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Fast start on the cards for opening leg of Route des Princes


A fast run to Lisbon, even though the wind strength will be relatively light, was in prospect for the eight-strong fleet of trimarans as they left Valencia on the opening leg of the inaugural Route des Princes.

First, though, they put in a 60-mile hitch north to a turning point off Benicarlo to signify a link between an agricultural region specialising in artichokes at the start and the finish port of Morlaix, which claims the same distinction in Brittany. The race is sponsored by a French agricultural co-operative. Food and drink will be featured at the stopover race villages.

The 3,000 miles in between will be hard fought, particularly among the four MOD70s, who were led off the start line by Oman Air-Musandam, skippered by a Frenchman, Sidney Gavignet, with two top lieutenants, Englishman Neal McDonald and Ireland’s Damian Foxall.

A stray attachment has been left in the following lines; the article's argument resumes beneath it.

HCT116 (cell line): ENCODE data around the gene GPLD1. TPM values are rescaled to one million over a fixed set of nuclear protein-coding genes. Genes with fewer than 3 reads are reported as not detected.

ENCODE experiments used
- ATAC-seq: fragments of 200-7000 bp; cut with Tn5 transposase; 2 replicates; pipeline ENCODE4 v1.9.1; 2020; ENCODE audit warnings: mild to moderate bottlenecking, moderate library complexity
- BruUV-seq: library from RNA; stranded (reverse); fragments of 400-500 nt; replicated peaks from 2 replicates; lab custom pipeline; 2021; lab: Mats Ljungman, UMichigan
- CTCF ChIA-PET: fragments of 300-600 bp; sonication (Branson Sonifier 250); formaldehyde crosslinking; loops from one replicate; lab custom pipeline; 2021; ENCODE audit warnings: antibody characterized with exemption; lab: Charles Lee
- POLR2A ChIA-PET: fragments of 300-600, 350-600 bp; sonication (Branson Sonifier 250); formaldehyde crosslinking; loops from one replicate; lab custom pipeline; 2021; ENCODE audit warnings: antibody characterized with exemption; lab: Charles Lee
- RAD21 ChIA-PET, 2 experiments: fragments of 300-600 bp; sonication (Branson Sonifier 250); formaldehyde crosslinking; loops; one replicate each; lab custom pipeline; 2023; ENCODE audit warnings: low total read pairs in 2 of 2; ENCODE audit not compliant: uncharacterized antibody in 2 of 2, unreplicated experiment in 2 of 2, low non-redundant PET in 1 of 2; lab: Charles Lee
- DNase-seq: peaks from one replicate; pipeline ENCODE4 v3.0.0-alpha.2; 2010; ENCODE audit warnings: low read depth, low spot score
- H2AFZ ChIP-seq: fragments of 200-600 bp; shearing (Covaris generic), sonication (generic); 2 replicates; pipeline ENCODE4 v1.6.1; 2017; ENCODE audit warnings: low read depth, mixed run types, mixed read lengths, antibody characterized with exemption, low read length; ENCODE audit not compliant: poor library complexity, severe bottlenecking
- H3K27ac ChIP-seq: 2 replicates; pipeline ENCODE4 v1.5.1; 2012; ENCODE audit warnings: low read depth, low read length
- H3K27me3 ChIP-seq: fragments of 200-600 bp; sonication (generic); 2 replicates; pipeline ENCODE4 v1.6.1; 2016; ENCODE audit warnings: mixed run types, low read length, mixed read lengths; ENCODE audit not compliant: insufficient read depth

The fresh breeze made for a lickety-spit opening to an 800-mile leg with plenty of traps along the way, including the Straits of Gibraltar, before picking up what they hope will be steadier winds going up the coast of Spain to Portugal.

It also provided some consolation for being tail-end charlies in a series of six inshore races won by Sébastien Josse in the Gitana team’s Edmond de Rothschild, giving him 10 points. Yann Guichard had flown down from Switzerland to resume skipper duties carried out by Xavier Revil during the inshore forays and taking Spindrift to second.

Third was talent-loaded Virbac-Paprec where Jean-Pierre Dick, Vincent Riou and Roland Jourdain form the nautical equivalent of the three tenors, though they are still learning how to squeeze the best from their new boat. Dick and Jourdain will also be partners in the Transat Jacques Vabre across the Atlantic from Le Havre to Itajai, Brazil, starting 3 November.

After Lisbon, where the three 50-foot trimarans will be restored to four entries as they are joined by Gilles Lamiré having been delayed in Lorient to fit a new alternator, they race to Dublin via the Fastnet Rock. Conditions at the time will dictate if they then attempt to break the round Ireland record of 44 hours as part of the leg to Plymouth with the final dash being across the English Channel.